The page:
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  1. #1
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    Keep Riding it gets Better.

    A month after I got back into riding I joined a group ride with some guys I didn't know on a local trail I had ridden a portion of a couple of times. They set off on a blistering pace and after the first mile I was nearly exhausted. Thankfully they paused to practice a very difficult trail feature and I was able to catch my breath. With in the next mile we came to a creek crossing with a 24" wide bridge followed by a climb. I was riding last and went off the side of the bridge onto my head. I made the climb up to where the group was and let them know I was in over my head, and on my head, and was turning back. I thanked them and proceeded to return to my car shaken and a bit dejected.

    Fast forward a year and I joined them on another ride on a different trail. Not only was I able to easily keep up but on some sections I pulled lead. On one climb I was riding third and the two in front of me fell over at the same place on trail, one to the left one to the right, leaving a small gap in between for me to ride thru which I did. We later talked about my first ride and they asked what I had been doing since then. I said about 2000 miles.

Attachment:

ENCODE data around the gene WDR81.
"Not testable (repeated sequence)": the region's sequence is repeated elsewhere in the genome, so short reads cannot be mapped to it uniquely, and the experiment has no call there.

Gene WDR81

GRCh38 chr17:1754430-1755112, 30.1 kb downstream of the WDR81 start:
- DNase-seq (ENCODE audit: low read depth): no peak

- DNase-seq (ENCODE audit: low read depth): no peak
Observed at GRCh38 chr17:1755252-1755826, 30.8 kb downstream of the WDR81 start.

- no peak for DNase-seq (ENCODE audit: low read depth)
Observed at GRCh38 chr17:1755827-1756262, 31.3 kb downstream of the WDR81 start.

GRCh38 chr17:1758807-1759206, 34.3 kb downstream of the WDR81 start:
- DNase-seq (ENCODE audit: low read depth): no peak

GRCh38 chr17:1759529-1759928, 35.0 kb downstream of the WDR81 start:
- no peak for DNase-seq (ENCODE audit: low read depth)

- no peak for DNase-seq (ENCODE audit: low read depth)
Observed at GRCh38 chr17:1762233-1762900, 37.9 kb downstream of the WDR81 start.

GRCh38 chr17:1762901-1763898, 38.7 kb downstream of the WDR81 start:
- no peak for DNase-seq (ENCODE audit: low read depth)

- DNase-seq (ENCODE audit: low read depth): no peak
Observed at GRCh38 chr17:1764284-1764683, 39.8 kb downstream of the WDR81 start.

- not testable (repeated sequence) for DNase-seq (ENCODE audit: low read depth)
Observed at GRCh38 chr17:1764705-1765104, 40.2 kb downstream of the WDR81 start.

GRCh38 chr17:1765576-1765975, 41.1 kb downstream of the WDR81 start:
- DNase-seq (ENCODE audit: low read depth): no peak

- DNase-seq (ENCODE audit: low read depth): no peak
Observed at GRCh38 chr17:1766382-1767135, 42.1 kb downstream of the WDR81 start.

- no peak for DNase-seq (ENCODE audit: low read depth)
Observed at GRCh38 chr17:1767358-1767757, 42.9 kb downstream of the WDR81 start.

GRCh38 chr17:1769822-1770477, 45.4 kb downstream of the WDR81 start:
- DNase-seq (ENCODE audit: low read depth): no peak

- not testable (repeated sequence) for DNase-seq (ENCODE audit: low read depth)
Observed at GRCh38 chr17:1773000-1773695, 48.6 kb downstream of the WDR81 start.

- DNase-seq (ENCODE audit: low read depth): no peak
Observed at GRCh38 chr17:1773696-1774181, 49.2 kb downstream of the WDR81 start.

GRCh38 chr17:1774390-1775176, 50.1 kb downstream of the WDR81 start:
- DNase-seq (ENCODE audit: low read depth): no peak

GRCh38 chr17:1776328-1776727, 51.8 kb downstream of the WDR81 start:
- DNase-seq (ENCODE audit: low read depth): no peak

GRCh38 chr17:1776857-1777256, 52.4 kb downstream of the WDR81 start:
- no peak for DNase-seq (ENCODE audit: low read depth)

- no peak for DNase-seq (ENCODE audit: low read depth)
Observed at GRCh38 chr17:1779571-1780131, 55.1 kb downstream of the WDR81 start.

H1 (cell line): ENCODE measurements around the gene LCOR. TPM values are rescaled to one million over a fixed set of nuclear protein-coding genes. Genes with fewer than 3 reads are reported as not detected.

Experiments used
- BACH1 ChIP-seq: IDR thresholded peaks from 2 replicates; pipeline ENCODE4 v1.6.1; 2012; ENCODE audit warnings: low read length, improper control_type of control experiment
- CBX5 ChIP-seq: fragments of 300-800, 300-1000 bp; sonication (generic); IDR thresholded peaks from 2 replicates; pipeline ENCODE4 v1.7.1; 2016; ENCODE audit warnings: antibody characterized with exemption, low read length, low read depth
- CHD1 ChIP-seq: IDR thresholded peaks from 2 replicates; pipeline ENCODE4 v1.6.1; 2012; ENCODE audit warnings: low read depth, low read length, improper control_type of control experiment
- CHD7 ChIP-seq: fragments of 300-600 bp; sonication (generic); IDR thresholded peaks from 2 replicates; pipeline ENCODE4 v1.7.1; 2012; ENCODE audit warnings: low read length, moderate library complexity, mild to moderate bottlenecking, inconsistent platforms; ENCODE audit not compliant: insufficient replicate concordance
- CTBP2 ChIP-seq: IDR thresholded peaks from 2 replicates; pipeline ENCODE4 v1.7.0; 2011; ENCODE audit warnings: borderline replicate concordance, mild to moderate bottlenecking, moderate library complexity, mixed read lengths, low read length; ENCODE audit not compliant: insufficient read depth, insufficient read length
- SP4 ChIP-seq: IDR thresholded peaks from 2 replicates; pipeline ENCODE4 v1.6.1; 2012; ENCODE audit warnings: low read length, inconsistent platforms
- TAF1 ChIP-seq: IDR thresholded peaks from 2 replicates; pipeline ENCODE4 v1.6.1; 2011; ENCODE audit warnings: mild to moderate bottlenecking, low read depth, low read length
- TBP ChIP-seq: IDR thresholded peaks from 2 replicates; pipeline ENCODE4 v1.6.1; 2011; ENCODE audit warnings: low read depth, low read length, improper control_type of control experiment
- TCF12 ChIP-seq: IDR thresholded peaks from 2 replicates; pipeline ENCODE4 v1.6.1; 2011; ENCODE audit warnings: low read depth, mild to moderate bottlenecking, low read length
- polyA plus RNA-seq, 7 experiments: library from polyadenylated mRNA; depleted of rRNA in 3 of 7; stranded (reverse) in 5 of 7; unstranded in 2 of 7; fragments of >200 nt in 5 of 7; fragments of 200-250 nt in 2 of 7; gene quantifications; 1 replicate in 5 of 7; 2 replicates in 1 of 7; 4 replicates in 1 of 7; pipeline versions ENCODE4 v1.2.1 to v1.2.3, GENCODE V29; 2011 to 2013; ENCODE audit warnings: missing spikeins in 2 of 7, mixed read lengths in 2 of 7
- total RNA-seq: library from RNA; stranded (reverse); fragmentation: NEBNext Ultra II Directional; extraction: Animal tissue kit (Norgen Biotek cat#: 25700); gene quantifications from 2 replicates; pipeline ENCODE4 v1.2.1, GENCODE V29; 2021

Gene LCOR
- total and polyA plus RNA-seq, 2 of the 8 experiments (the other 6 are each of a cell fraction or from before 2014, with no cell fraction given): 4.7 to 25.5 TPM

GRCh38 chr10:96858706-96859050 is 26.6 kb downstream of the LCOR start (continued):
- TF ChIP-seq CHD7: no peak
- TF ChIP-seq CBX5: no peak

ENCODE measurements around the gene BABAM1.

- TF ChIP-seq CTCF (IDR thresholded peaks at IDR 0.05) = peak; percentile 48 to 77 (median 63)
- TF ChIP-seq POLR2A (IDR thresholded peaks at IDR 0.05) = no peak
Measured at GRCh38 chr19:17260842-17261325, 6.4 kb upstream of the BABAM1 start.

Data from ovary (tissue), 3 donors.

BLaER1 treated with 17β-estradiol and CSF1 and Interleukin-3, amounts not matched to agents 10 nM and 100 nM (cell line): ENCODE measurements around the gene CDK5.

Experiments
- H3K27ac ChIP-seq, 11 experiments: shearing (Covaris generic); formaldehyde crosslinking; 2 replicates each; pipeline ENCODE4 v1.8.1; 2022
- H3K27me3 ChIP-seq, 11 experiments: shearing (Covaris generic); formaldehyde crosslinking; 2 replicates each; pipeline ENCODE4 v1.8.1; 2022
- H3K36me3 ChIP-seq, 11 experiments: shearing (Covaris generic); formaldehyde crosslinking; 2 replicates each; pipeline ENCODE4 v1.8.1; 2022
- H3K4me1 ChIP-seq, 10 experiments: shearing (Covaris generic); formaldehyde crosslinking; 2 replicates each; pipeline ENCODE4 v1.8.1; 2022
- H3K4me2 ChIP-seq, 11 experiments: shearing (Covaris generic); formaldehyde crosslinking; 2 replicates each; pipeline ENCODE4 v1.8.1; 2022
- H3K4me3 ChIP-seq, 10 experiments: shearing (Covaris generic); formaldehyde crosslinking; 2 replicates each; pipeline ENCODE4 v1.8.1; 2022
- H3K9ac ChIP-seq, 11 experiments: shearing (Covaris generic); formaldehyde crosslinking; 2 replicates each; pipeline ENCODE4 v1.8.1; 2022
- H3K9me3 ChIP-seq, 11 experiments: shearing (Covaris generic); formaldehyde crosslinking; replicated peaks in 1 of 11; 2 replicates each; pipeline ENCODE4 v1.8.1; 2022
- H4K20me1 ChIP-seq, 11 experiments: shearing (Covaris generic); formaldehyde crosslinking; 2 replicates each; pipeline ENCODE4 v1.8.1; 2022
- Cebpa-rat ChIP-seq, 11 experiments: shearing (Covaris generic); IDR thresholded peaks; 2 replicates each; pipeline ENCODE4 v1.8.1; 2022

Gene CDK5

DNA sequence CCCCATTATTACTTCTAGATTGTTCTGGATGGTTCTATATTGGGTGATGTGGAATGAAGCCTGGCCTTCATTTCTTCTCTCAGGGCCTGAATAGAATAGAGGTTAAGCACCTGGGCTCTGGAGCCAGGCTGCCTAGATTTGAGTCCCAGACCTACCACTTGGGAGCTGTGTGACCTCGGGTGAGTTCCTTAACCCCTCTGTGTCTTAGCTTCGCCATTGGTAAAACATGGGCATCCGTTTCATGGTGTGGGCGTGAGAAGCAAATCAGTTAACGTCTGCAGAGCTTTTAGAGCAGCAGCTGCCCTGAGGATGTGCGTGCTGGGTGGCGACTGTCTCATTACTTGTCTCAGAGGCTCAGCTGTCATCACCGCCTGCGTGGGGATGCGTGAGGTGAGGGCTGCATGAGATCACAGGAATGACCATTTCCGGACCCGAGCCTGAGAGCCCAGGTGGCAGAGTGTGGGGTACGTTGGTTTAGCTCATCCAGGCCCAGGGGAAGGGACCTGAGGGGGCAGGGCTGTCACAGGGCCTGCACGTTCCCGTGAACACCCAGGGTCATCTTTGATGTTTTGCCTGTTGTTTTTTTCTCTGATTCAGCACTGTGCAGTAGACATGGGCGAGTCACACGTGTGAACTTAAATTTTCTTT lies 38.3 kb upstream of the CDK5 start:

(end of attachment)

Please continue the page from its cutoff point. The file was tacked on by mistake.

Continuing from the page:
BTW I now ride the bridge easily, with little trepidation, and that difficult trail feature is actually pretty easy.

  2. #2
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    Nice story, props for your perseverance.

  3. #3
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    When I moved from Michigan to Los Angeles, the very first ride I did was a "shop ride" from the LBS where I got my bike. What everyone neglected to mention was that it was with the Trek MTB team. I was so far out of my league that I didn't even make it from the shop to the actual dirt trail. The climbing just killed me . . . in Michigan, there is no climbing. Its all slow rollers or flat.

    Fast forward about 18 months and I see the Trek guys again at a demo and sure enough they remembered me . . . as the guy on the $3K bike who couldn't make it up the hill. Well I obviously still can't keep up with them, but they were all pleased to see me riding still. Similarly, they asked about my "training" and I told them that it took me a month after my first ride to be able to make it up the hill (its 2500 feet of steady climbing), and another month to be able to do it non-stop. Now its no sweat and I ride it 2x per week and am in the top 25% on Strava for the same stretch.
    Alcohol may lead nowhere, but it sure is the scenic route!

  4. #4
    Si Vis Pacem, Para Bellum
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    When I started riding, I was about as good as a newborn deer is at walking. After a few weeks of learning balance over bumps (I was good riding on the road), steep downhills, and steep uphills, I began to get the hang of it.
    Lucky for me I live on the top of a steep driveway, so I went out every evening to ride up the driveway once or twice (after sometimes pushing my F9 up my hill far into the pines and riding down through the pines).